Although assessing bone mass with dual-energy X-ray absorptiometry (DXA) is the gold standard for osteoporosis diagnosis, studies have shown that most fractures occur in individuals with a BMD T-score above the WHO operational threshold for osteoporosis. Recently, the use of clinical risk factors (CRFs) has been shown to enhance the performance of BMD in the prediction of hip and major osteoporotic fractures. In addition to a prior fragility fracture, CRFs include age, sex, body mass index (BMI), use of glucocorticoids, secondary osteoporosis, rheumatoid arthritis, parental history of hip fracture, current smoking, and alcohol intake of three or more units/day. The WHO fracture risk assessment tool (FRAX) allows for estimation of individual 10-year major osteoporotic and hip fracture probabilities.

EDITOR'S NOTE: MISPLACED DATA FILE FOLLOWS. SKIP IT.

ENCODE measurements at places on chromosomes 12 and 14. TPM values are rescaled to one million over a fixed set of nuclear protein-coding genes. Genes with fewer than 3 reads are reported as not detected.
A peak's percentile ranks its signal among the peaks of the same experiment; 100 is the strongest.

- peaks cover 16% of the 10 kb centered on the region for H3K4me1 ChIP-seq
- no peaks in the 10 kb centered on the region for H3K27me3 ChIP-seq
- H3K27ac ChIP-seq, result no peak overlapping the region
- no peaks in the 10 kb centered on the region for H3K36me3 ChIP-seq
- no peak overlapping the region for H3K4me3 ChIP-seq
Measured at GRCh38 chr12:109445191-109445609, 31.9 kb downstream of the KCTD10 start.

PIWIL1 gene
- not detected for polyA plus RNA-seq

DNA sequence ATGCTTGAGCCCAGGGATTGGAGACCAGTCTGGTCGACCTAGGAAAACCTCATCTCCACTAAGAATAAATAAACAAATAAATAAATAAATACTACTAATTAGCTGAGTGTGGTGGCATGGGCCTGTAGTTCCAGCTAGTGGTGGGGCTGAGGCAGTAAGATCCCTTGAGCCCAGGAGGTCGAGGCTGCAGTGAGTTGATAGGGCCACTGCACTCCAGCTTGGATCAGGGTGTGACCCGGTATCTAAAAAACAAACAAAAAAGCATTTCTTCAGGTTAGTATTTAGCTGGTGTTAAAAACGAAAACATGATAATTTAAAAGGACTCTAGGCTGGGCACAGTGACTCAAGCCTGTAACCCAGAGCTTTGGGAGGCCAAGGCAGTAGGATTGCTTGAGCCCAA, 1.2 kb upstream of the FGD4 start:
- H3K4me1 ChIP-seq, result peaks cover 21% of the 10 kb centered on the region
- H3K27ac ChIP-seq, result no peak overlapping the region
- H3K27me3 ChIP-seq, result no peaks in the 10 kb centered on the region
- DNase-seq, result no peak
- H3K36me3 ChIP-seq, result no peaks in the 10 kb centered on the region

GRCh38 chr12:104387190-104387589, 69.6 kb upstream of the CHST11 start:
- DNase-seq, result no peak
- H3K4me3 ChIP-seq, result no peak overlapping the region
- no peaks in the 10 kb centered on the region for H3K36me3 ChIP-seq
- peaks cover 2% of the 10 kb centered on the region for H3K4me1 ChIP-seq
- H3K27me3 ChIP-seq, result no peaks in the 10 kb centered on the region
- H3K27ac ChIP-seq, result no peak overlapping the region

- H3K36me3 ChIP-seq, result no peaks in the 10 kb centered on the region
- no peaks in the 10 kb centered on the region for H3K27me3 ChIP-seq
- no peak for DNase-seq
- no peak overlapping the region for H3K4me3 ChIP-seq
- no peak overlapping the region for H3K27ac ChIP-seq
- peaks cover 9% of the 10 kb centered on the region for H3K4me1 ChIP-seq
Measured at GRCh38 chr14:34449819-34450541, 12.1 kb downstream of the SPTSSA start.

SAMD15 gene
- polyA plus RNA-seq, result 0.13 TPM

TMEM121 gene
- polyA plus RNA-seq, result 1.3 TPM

Vertebral fractures (VFs) are the most common type of osteoporotic fractures in older adults. It has been shown that VFs are usually asymptomatic (only one fourth to one third of these fractures come to medical attention) and that women with a VF are four to five times more likely to suffer another VF and are also at increased risk for hip fracture and other nonspine fractures compared with women without a VF;[4, 5] thus their detection remains an important challenge for clinicians. Moreover, radiographically detected VFs are associated with reduced quality of life, increased morbidity and mortality. Consequently, the identification of asymptomatic VFs is of primordial importance especially in patients without densitometric osteoporosis, a common situation where all experts agree to recommend treatment[7, 8]. Recently, Vertebral fracture assessment (VFA), which is a method for imaging the thoraco-lumbar spine using bone densitometers has been showed to have good accuracy and reliability. It can easily be performed at the time of bone mineral density (BMD) measurement, allowing integration of BMD and VF information in the clinical care of patients evaluated for osteoporosis. Advantages of VFA compared with spine radiographs include greater patient convenience (VFA can be done in association with BMD testing by DXA), smaller dose of ionizing radiation, and lower cost. Previous studies report that, using VFA, around 90–95% of vertebra are interpretable[10–12]. The majority of uninterpretable vertebra occur above T7,[13, 14] where the prevalence of fracture is low, preserving the negative predictive value of VFA.